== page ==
- Home: VPO Compiled from Allen 2110 parts
    - Church: M.P. Moller 1951 (Relocated 2015) 3 manual, 56 stop, 38 ranks (Opus 8152)

    Comment


    • #8
      So likely a bad gasket or joint not screwed tightly. Yes, it shouldn't be acting up.

      Comment


      • Philip Powell
        Philip Powell commented
        Editing a comment
        Okay, I can think of what that would be. I think I saw it.

      • sandstone42
        sandstone42 commented
        Editing a comment
        I'm sort of surprised that when the wind lines were redone that the builder just didn't substitute PVC.

      • Philip Powell
        Philip Powell commented
        Editing a comment
        Well, they did that with parts of the wind line. I don't know why, but they wanted part of it to be wooden.

    • #9
      I am not trying to be cheap, but could it be fixed with wood putty, aluminum duct tape or glue? Or maybe with a glued on strip of leather?

      Comment


      • Philip Powell
        Philip Powell commented
        Editing a comment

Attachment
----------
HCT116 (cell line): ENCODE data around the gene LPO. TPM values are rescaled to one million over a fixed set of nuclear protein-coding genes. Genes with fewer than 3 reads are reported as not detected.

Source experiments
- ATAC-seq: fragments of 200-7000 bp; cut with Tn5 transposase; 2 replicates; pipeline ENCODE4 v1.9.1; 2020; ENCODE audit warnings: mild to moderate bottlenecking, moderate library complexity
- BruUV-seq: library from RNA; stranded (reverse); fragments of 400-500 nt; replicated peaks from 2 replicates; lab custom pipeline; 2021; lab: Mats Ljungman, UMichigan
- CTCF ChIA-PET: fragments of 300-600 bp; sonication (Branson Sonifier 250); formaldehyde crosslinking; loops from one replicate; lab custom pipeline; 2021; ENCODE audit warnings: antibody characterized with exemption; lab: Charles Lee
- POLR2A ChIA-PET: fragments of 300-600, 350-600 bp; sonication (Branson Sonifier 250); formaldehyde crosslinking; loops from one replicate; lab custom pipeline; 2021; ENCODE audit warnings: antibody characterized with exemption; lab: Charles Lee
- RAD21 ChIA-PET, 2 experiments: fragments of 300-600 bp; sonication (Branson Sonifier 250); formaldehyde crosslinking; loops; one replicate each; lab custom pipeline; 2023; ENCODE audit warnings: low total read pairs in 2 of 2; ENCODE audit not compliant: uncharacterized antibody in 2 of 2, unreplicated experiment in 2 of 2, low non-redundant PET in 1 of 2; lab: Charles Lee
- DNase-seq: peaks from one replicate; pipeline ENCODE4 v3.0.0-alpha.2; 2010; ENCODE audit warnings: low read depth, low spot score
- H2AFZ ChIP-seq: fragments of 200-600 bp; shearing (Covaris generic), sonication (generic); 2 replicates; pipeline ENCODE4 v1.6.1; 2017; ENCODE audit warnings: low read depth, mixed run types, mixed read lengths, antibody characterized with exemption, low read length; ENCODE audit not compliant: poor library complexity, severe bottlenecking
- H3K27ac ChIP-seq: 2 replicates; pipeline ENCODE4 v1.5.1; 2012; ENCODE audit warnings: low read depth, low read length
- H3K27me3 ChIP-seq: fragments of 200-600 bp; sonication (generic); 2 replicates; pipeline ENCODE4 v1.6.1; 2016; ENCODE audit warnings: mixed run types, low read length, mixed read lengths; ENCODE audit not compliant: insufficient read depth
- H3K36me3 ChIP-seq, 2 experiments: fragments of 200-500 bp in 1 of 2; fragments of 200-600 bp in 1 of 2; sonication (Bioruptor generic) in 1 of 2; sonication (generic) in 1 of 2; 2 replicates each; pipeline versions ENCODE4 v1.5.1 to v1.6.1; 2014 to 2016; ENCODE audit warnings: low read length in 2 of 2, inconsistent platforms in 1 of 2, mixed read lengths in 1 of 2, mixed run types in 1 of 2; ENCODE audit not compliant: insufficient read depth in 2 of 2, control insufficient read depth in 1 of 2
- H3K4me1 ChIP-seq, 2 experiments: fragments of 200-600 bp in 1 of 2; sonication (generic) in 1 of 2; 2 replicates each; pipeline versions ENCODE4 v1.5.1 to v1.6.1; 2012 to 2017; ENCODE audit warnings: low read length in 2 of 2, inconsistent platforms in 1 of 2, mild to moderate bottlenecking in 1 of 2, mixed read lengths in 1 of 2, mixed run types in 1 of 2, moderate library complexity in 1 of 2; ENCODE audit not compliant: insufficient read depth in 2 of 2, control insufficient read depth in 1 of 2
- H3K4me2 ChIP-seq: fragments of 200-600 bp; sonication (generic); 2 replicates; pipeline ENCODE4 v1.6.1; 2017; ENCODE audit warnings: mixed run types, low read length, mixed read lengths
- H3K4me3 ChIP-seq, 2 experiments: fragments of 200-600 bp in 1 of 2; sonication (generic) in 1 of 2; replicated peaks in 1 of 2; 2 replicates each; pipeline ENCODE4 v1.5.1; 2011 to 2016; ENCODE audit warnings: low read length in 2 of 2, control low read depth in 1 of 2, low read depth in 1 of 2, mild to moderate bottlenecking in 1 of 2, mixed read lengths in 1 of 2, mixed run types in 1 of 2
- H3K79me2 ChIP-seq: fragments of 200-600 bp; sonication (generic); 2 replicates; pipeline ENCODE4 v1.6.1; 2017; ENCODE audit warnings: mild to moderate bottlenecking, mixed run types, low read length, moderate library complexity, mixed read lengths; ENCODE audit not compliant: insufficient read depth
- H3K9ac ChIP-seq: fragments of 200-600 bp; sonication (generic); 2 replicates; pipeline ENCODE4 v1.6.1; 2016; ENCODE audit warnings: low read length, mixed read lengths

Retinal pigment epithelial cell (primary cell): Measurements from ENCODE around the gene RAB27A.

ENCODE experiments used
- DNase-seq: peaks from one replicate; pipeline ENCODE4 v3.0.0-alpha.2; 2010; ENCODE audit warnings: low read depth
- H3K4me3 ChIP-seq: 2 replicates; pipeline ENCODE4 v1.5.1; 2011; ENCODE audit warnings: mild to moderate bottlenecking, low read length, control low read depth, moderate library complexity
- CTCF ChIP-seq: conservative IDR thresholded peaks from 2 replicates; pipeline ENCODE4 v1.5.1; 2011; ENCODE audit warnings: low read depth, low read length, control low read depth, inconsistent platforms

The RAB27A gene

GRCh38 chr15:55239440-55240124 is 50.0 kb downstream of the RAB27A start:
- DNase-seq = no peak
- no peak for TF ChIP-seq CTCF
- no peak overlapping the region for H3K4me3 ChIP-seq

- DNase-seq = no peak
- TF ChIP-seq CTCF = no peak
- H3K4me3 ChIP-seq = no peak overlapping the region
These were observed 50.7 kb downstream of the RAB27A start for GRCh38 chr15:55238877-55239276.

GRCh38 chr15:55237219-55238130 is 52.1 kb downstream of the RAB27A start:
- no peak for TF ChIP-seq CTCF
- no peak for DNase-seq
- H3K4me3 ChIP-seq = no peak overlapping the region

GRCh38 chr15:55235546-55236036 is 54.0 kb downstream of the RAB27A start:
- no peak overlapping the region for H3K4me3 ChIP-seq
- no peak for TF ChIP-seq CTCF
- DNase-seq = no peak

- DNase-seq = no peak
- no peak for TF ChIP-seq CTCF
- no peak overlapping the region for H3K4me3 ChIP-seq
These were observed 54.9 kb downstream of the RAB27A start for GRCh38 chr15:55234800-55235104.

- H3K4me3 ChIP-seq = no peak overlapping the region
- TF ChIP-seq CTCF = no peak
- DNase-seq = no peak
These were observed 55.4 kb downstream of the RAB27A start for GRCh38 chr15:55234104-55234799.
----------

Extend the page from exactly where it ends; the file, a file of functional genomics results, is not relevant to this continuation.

I don't see why not. I've been told Flexi-Tape would do the trick.

    • #10
      One recommended temporary fix for pump organs is hot glue from a glue gun. it won’t hold forever, but it might temporize for long enough, and it won’t damage the wood.

      Comment


      • myorgan
        myorgan commented
        Editing a comment
        I think perhaps he's looking for a solution with longevity vs. brevity.

        Michael

    • #11
      WE FIXED IT!!! We had to cut into the ceiling (four 3/4 inch plywood boards + tiles) to get right under the joint. There was a gaping crack between the two wind lines, so we put in wood putty and then put on pressure resistant duct-tape. Even when the organ was first installed we got 3 seconds of "whine" when turning it on. Now we have 0.00 seconds!!! And we did it with a janitor!
      “I play the notes as they are written (well, I try), but it is God who makes the music.” - Johann Sebastian Bach
      Organs I Play:
      - Home: VPO Compiled from Allen 2110 parts
      - Church: M.P. Moller 1951 (Relocated 2015) 3 manual, 56 stop, 38 ranks (Opus 8152)

      Comment